Pastor Kaye's Blog

The Day the World Won

I often get frustrated, if not downright angry, when I read the signs outside churches.  One here in town recently read: “Jesus died to offer the gift of salvation… have you accepted it yet?”

The worst part of this message is the suggestion that God asks for, maybe even demands, a human death to make right again the relationship between humans and God, to “offer us the gift of salvation,” “to save us” from our sins and make us fit for heaven.

And there is a stipulation. Not only did Jesus HAVE to die, but we humans have to ACCEPT that he died to save us from our sins in order for it to work. Really?

The other piece of this that really fries my bacon… is that if you read any history of the time, you know that insurrectionists, seditionists, and rebels against the government were the ones who were sentenced to crucifixion. Thousands of them. The only reason Jesus would have been crucified was because he was a threat to the Roman regime. If it had just been blasphemy against God, then the Jews would have simply stoned him to death like they did to the disciple Stephen in Acts 7.

Jesus was a good guy, a compassionate guy. He broke the rules that seemedcross unfair or unreasonable. He cared about the poor, the outcast, the lost. He had little patience with the BS from the temple hierarchy who cared more about their money and standing than they did the people. He treated women with respect. And so much more.

So, here’s this good guy taking on two giant institutional systems – Rome and the Temple – to try to make life better for his people because his belief or relationship with God meant he could not divorce himself from what was happening in the world and to the people around him. Because we see the manifestation of the Divine in his actions we, and the people who lined the streets on Palm Sunday, believed he had God on his side. But they killed him. On this day some two thousand-ish years ago the world and its systems of greed and power won.

And we mourn. Not just the loss of a prophet, revolutionary, visionary, and amazing human being. We mourn the loss of hope for the people – hope for a fair system of governance, hope for more inclusion and equality in life and in religion, hope for a religion filled not just with rules to follow, but spiritual sustenance and a connection to the Divine within.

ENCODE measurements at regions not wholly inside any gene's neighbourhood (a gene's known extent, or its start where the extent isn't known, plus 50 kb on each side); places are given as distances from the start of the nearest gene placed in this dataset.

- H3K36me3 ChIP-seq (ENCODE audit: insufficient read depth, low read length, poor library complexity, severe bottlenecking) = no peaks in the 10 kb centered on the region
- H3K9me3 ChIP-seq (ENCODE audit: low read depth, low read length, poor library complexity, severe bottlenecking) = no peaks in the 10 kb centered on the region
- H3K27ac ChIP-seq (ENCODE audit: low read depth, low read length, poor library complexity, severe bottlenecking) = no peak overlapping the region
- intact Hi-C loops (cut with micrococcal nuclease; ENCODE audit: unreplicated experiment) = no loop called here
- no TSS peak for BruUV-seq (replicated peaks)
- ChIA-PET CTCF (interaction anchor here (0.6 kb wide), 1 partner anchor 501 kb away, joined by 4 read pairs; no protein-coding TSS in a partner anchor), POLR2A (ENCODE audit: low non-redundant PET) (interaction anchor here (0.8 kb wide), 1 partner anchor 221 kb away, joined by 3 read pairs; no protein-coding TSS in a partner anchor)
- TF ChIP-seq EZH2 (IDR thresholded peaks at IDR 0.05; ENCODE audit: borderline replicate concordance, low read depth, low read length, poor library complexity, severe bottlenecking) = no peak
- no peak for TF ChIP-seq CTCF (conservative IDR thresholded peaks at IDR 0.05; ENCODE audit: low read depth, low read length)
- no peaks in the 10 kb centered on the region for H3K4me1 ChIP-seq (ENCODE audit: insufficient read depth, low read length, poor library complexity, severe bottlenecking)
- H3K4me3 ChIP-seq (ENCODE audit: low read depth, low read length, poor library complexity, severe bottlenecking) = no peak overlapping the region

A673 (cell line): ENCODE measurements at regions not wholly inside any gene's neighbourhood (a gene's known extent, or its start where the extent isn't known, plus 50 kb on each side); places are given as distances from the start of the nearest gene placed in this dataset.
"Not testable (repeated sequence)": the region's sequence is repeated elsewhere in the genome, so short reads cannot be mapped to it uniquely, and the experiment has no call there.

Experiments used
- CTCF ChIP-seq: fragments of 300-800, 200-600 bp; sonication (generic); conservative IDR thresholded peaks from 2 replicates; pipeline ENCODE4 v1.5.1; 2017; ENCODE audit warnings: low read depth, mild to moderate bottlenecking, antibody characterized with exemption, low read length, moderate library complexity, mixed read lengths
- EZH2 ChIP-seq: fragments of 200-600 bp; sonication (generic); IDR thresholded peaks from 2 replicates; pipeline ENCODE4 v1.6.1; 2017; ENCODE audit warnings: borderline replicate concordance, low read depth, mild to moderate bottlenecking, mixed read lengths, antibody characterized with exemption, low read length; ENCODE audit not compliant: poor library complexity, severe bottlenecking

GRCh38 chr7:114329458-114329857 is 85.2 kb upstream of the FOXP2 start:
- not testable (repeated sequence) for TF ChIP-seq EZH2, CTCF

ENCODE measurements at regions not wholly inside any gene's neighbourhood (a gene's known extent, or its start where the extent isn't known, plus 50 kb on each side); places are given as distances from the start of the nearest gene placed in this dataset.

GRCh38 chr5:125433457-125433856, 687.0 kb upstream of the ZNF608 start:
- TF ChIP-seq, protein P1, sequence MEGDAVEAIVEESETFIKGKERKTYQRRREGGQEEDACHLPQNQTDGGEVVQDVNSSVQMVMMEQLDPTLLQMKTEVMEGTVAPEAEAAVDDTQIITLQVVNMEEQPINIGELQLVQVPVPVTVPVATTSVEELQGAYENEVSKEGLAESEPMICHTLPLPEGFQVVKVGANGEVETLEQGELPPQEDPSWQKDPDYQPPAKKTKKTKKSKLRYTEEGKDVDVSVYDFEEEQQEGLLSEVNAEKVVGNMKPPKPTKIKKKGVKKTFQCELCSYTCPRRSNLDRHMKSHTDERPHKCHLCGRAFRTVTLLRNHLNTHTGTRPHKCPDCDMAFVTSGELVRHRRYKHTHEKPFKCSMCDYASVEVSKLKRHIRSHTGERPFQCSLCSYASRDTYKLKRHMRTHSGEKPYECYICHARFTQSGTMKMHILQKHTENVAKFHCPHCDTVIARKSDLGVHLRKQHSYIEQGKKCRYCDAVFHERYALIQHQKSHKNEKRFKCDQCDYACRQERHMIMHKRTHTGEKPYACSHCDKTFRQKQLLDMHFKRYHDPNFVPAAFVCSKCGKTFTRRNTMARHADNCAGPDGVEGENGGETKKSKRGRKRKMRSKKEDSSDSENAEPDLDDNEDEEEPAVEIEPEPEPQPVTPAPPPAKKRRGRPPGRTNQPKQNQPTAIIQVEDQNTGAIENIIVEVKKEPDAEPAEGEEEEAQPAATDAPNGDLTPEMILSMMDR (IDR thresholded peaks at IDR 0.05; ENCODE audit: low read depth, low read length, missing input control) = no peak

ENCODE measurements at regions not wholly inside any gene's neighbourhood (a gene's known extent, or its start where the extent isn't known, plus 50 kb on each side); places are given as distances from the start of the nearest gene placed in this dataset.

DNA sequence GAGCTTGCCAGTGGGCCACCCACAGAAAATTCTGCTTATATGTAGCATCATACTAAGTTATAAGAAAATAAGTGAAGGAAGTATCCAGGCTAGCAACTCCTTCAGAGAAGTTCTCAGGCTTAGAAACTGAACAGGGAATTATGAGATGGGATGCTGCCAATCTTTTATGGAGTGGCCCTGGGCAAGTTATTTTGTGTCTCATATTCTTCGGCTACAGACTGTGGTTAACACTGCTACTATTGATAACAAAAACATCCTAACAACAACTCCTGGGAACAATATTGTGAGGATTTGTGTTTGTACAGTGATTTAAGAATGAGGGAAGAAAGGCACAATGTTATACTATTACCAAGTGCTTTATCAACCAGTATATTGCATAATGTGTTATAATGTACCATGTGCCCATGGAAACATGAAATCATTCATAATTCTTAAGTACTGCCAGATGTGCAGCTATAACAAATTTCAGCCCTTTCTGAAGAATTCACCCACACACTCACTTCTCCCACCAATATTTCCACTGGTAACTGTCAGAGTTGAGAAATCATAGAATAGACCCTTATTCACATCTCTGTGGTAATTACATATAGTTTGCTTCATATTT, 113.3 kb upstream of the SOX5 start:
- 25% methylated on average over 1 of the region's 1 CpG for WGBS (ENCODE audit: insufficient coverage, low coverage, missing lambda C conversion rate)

The other thing we mourn is that this cycle continues to happen. Over and over again in history we watch the world win. We see the systems of power and greed trounce on the underdog, the different, the marginalized, the lower economic brackets. Over and over we’ve seen people of faith and people of compassion imprisoned and killed for living their faith and their convictions, and standing prophetically against the powers that be.

The world won the day Mahatma Gandhi was assassinated.

The world won the day Martin Luther King, Jr. was assassinated.

The world won when Nelson Mandela was imprisoned.

The world won when Susan B. Anthony and Elizabeth Cady Stanton were arrested.

The world won when Harvey Milk was killed.

The world won when Archbishop Oscar Romero was assassinated.

As I started to look into this a bit more, I discovered that the” crucified” people are still there, in great numbers. Sometimes we see them on TV, but in reality they don’t get much attention. I’m sad to say I was shocked at the number of people who have been killed recently for their advocacy for civil rights and the environment. People we never hear about.

  • According to Global Witness, between 2002 and 2013 an incredible 908 people in 35 countries were murdered for trying to defend the environment.
  • A record number of 200 environmental activists were killed in 2016 while protesting against companies’ mining, logging and agribusiness activities, a report by Global Witness has found.
  • The Association for Women’s Rights in Development has compiled a list of over 350 women human rights defenders in over 80 countries who have been killed since 2012 because they stood up for a multitude of causes. They were community leaders, journalists, mothers and victims who spoke out for land rights for people, for women’s rights, to save the environment, against human trafficking, for LGBT rights, against huge scale mining and so much more.

And I’m sure there are many more.

Over and over again the world has won.

And we mourn, because with each death a beautiful human being, with a beautiful vision for our world dies.

We mourn tonight for Jesus, for his disciples, for their pain and lost hopes and vision.

We mourn tonight for all the prophets, leaders, and visionaries who have been silenced by violence.

We mourn for everything our world has lost in the name of money and power and religion.

And we ask ourselves… where will we choose to stand?  Will we risk to stand for love? Will we risk to stand for peace? Will we risk to stand for life, in all its variety and diversity?

Shalom,

Kaye